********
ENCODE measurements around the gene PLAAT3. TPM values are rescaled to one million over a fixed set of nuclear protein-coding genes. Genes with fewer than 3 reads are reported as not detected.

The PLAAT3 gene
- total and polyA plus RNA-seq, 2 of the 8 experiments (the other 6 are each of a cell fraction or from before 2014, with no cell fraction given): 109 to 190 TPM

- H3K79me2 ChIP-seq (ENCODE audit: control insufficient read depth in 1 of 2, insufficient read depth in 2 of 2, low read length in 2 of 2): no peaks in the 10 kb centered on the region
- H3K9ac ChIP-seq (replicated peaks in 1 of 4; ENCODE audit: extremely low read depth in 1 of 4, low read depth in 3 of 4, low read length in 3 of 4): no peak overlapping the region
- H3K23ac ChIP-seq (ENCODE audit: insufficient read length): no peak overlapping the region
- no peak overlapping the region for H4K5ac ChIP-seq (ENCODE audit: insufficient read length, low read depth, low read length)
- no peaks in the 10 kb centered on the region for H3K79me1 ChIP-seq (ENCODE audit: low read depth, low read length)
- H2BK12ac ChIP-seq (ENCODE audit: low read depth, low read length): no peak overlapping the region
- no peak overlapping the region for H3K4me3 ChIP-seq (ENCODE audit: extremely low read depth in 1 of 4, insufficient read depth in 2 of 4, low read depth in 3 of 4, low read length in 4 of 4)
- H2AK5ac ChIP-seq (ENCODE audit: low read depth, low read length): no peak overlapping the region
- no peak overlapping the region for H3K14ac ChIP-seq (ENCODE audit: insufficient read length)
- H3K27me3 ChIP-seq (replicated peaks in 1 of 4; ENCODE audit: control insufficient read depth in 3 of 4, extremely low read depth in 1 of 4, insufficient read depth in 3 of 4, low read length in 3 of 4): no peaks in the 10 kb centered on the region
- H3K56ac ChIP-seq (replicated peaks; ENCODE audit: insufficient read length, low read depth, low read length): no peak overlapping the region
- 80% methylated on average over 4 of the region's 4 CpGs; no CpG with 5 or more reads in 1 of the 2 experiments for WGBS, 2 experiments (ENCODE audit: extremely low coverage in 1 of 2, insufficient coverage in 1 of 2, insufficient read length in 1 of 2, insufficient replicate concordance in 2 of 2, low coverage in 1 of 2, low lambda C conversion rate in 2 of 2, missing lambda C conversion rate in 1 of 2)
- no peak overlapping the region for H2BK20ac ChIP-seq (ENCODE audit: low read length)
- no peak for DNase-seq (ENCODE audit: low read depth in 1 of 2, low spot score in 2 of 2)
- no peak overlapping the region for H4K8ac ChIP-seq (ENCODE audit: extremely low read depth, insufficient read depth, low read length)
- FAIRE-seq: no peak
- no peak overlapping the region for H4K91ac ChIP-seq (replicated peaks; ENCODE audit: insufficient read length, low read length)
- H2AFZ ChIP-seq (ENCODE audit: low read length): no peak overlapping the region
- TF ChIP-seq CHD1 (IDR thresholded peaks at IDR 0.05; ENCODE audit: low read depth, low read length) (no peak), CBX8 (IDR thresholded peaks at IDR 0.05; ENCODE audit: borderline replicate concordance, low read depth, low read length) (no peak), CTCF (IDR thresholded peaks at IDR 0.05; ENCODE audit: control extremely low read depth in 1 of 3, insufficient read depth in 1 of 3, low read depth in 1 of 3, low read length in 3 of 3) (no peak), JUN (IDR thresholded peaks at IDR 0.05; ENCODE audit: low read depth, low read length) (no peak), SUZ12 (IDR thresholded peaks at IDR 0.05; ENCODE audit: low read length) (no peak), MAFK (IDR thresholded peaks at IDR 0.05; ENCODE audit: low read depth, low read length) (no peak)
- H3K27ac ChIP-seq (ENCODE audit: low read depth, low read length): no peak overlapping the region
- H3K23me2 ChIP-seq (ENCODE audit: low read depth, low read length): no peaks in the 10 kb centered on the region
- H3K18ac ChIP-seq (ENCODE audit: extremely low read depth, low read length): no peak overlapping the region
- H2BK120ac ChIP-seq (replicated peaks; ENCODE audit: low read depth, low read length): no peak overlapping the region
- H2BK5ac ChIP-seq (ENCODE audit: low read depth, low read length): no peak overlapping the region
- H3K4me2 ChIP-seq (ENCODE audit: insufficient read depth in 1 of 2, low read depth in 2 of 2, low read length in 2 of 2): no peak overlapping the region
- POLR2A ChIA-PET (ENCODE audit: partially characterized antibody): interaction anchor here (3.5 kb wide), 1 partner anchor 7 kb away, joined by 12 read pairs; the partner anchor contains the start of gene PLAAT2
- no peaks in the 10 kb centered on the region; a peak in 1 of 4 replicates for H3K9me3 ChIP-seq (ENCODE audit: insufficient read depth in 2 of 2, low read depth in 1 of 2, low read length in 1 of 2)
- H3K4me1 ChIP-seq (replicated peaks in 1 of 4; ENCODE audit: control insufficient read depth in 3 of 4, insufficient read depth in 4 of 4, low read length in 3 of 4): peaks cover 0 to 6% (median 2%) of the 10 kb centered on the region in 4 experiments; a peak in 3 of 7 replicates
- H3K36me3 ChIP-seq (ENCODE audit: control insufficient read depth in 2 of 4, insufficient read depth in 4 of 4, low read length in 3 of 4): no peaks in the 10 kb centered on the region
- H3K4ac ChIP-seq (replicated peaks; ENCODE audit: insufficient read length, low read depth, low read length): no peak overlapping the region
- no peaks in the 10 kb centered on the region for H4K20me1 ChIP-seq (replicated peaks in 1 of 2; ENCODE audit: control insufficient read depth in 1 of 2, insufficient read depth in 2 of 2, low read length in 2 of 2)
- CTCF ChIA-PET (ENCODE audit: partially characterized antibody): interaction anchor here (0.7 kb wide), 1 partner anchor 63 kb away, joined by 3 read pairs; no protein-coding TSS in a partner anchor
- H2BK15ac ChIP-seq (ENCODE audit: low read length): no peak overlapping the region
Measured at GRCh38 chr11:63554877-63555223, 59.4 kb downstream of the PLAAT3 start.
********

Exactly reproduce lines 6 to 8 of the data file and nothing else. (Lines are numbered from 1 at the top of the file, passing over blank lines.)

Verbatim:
- H3K23ac ChIP-seq (ENCODE audit: insufficient read length): no peak overlapping the region
- no peak overlapping the region for H4K5ac ChIP-seq (ENCODE audit: insufficient read length, low read depth, low read length)
- no peaks in the 10 kb centered on the region for H3K79me1 ChIP-seq (ENCODE audit: low read depth, low read length)